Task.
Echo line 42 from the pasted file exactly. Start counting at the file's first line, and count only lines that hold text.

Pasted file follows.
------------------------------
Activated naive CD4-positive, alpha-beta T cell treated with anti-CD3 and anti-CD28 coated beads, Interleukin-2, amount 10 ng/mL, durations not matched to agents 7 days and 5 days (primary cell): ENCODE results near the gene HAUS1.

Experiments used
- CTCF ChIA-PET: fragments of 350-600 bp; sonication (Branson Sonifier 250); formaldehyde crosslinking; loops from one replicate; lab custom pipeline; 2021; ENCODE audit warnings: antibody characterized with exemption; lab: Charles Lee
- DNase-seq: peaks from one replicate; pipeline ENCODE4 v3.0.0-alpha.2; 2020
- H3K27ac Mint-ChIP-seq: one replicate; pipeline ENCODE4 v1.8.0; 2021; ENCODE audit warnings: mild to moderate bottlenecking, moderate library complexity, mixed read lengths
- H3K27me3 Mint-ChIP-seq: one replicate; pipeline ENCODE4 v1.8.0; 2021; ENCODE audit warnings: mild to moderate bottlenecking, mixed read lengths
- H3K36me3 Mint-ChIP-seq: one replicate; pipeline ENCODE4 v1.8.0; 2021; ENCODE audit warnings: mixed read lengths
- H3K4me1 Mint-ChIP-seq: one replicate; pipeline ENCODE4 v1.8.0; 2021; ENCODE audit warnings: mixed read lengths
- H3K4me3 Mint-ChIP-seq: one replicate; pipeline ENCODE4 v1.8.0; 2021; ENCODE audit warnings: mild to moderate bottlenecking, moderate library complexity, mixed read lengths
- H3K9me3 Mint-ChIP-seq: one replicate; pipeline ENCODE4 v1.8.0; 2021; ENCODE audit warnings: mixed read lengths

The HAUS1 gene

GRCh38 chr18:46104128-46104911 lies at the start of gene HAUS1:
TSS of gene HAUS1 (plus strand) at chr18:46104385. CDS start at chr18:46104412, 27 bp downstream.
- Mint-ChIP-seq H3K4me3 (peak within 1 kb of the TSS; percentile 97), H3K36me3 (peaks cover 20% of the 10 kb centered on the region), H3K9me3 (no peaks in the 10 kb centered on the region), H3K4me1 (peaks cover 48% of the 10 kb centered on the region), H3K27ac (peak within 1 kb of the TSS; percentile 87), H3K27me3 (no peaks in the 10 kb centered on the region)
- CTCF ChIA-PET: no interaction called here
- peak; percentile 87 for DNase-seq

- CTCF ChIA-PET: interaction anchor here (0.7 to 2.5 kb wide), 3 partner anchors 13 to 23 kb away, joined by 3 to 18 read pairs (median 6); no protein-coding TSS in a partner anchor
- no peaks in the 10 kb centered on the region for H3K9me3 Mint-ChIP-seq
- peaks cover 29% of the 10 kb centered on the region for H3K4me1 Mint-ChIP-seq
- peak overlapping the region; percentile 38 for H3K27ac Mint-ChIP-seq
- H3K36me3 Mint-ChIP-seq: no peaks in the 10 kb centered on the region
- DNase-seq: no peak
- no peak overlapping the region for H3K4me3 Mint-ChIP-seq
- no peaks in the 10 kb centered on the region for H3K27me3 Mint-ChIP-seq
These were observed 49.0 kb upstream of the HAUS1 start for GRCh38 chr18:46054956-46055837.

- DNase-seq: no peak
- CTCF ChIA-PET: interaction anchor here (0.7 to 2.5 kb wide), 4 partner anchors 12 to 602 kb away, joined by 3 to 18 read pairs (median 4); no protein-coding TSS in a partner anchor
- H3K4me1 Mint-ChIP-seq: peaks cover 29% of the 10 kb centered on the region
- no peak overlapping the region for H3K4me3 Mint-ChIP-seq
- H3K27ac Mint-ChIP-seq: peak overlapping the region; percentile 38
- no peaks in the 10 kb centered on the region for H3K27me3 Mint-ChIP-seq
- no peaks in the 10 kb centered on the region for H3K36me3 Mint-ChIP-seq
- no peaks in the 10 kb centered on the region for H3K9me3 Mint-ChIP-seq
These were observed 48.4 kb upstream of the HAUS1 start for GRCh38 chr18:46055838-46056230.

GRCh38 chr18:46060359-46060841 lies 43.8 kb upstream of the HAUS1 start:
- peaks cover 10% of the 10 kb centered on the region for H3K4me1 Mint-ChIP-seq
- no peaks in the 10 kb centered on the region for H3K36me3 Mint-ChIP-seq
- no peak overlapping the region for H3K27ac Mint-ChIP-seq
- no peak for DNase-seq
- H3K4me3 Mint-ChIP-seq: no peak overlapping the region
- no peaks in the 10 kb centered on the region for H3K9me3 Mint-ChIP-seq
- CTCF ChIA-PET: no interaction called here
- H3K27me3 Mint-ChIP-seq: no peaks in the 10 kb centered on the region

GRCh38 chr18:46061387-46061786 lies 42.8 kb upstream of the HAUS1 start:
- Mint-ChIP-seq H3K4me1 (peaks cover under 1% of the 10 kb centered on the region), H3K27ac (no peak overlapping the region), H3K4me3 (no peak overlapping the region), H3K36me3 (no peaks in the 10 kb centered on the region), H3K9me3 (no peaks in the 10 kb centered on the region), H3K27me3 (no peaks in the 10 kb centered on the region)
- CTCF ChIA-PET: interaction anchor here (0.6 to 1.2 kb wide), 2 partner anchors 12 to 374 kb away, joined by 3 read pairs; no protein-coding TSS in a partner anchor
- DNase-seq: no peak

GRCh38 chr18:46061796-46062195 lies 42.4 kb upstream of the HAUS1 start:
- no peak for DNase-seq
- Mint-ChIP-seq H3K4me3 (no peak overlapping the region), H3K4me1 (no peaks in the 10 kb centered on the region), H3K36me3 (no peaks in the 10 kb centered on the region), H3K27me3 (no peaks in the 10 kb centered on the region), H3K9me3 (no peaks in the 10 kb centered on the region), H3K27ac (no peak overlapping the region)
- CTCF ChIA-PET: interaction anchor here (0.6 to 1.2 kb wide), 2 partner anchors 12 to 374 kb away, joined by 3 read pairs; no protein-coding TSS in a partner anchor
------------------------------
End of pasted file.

- CTCF ChIA-PET: no interaction called here